Did your child tell you that s/he wants to be a YouTuber yet? Is your child trying to emulate those How Tos, Minecraft Guided Tours, and self-interview videos which fill YouTube?
You may have a wannabe YouTuber. These are not the career dreams of our youth, so parents need to know how to support, nurture, or maybe redirect this career aspiration.

Wannabe YouTubers: The Good Things

There has never been a wider of variety of content; and not just on television, but on the Internet. And that is where YouTube comes in. YouTube is not only offers up content for viewing, but provides a platform for sharing. Today’s personal devices are portableWannabe YouTuber video production labs. All of this adds up to the most democratic environment yet to create and consume content. What a wonderful model for our children that anyone with interesting content can draw an audience.

In this environment, influence in the market is measured by subscribers. They are no participation subscriptions on YouTube, this is honest feedback on the product available. Authentic work receives authentic likes or dislikes.

Wannabe YouTubers: The Not-So-Good Things

And about those subscribers, or non-subscribers, they leave comments. Some comments can go beyond criticism, straight past constructive, and park themselves in the obscene and/or mean. The comments section of a YouTube is not a place to constructively increase a vocabulary. Sure, criticism could be constructive, but much of the comment section is not aimed at improving the production future of the YouTuber.

Without a solid level of confidence, the critique could easily be more than a young person could take.

Your child, or the other children watching your child, are subject to a lot of advertising, that is how YouTube makes the money. So preview some of the advertisements on the channels you child wants to emulate. It is a good gauge of if you would want that advertising surrounding your child.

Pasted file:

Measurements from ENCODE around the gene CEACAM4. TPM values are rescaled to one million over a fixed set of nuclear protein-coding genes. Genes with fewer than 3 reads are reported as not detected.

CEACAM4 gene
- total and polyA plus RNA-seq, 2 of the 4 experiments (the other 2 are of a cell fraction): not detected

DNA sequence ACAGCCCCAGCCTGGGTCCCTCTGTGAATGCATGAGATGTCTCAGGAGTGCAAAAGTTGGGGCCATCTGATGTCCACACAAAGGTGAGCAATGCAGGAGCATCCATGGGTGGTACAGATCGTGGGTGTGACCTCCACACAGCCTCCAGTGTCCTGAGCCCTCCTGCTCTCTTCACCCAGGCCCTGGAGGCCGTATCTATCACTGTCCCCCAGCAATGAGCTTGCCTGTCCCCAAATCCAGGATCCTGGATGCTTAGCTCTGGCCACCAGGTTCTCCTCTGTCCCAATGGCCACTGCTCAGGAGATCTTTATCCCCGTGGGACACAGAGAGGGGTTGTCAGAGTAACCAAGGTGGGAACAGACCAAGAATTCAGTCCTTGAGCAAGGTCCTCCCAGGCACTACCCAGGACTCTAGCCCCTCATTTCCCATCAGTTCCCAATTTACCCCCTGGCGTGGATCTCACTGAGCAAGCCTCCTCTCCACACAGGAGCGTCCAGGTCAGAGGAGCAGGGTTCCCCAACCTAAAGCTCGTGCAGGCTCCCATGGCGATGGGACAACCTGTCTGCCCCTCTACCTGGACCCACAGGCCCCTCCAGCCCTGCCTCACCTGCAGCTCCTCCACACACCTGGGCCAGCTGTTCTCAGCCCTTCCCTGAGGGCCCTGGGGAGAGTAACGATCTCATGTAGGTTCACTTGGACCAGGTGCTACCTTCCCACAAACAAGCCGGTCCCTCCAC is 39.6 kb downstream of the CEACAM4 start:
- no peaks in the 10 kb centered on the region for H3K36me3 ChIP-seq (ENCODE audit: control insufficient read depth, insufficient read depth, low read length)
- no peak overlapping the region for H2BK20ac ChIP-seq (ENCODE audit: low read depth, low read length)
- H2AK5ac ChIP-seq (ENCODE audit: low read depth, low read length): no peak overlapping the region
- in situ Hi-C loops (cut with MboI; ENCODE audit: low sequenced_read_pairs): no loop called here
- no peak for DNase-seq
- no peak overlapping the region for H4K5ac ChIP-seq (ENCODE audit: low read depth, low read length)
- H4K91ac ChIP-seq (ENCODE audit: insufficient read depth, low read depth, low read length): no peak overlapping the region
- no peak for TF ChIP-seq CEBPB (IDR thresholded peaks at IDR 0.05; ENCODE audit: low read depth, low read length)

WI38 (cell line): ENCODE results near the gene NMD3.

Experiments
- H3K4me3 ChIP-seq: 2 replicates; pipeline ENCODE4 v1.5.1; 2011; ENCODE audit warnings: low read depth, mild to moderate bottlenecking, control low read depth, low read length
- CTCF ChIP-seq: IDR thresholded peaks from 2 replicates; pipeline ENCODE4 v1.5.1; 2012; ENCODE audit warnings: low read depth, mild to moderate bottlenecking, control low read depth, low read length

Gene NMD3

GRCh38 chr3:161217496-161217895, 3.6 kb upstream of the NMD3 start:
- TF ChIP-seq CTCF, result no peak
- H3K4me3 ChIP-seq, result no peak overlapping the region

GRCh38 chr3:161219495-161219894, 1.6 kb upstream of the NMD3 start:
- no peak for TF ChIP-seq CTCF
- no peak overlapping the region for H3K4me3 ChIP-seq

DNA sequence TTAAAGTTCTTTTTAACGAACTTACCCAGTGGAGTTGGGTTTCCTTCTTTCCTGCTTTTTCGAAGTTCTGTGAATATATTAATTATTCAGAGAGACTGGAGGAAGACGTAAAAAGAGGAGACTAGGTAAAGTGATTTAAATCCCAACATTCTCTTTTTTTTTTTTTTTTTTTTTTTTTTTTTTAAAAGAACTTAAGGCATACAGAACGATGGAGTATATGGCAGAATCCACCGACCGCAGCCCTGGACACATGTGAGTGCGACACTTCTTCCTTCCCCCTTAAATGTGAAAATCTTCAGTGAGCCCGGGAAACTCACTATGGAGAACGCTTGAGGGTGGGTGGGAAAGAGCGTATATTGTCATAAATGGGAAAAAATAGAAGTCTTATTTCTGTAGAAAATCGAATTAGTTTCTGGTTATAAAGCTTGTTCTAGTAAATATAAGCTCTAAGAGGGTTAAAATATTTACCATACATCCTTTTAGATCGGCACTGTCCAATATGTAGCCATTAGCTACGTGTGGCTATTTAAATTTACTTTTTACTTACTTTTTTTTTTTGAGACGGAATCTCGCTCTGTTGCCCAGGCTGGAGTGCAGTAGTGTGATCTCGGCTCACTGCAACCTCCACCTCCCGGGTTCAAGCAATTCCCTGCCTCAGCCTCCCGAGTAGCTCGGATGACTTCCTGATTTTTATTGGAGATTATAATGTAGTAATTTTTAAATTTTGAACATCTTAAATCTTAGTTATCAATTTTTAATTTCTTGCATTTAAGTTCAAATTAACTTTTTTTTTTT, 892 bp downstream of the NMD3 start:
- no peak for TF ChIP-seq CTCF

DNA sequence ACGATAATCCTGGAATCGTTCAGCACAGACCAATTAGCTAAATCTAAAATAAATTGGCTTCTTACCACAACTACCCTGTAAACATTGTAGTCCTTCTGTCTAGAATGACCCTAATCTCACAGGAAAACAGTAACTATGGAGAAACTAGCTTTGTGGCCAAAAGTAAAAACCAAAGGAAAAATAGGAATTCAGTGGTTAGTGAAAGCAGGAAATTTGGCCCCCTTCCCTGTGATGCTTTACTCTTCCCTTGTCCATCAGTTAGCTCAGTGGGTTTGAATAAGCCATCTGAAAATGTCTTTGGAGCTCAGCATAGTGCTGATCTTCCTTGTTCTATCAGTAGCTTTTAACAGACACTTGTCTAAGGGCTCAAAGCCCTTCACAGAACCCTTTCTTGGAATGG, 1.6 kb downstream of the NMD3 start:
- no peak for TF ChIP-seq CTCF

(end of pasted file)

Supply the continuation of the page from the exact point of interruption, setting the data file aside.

Wannabe YouTubers: The Technical Things

YouTube requires users to be 13. However, if you have created a gmail account for your child they may already have the capability to post to YouTube. Talk to your child about publishing unlisted YouTubes and share them out via other social media channels controlled by the parents/family. This constranes the content to family-friendly when child know the audience is not The World. This also allows parents to know everything published by the child. Private blogs, My Photos (Family Share), and messaging are all options to sharing videos before opening them up to the big world of YouTube.

Your child cannot use copyrighted video/music in the background even, YouTube has a Content ID system which eventually finds such content and alerts the owners; at that point you usually note that the music or such is taken down. A portion of the creative process can be creating visuals and sound, more than just recording their voice over someone else’s product. Encourage all parts of the creative process to make critiques as much about other elements as the YouTuber themself.

There are some awesome ways your child can already create videos. But consider investing in some other basics as well: a small light, a lapel mic, headset, small tripod can all enhance the production experience on most smartphones. Engage your child in the process of creation over the praise of an unknown audience as possible.

Be a YouTuber Later, Be a Kid for Now

Protect your child as long as you know they need to be protected from the wide open spaces of YouTube. You can give them experiences in creating content and a smaller, protected audience of admirers, who really have your child’ best interests at heart.

In the meanwhile, encourage their creations and contributions to an amazing new world where anyone can create and have access to the world. Maybe just don’t expose them to full on YouTube just yet though.


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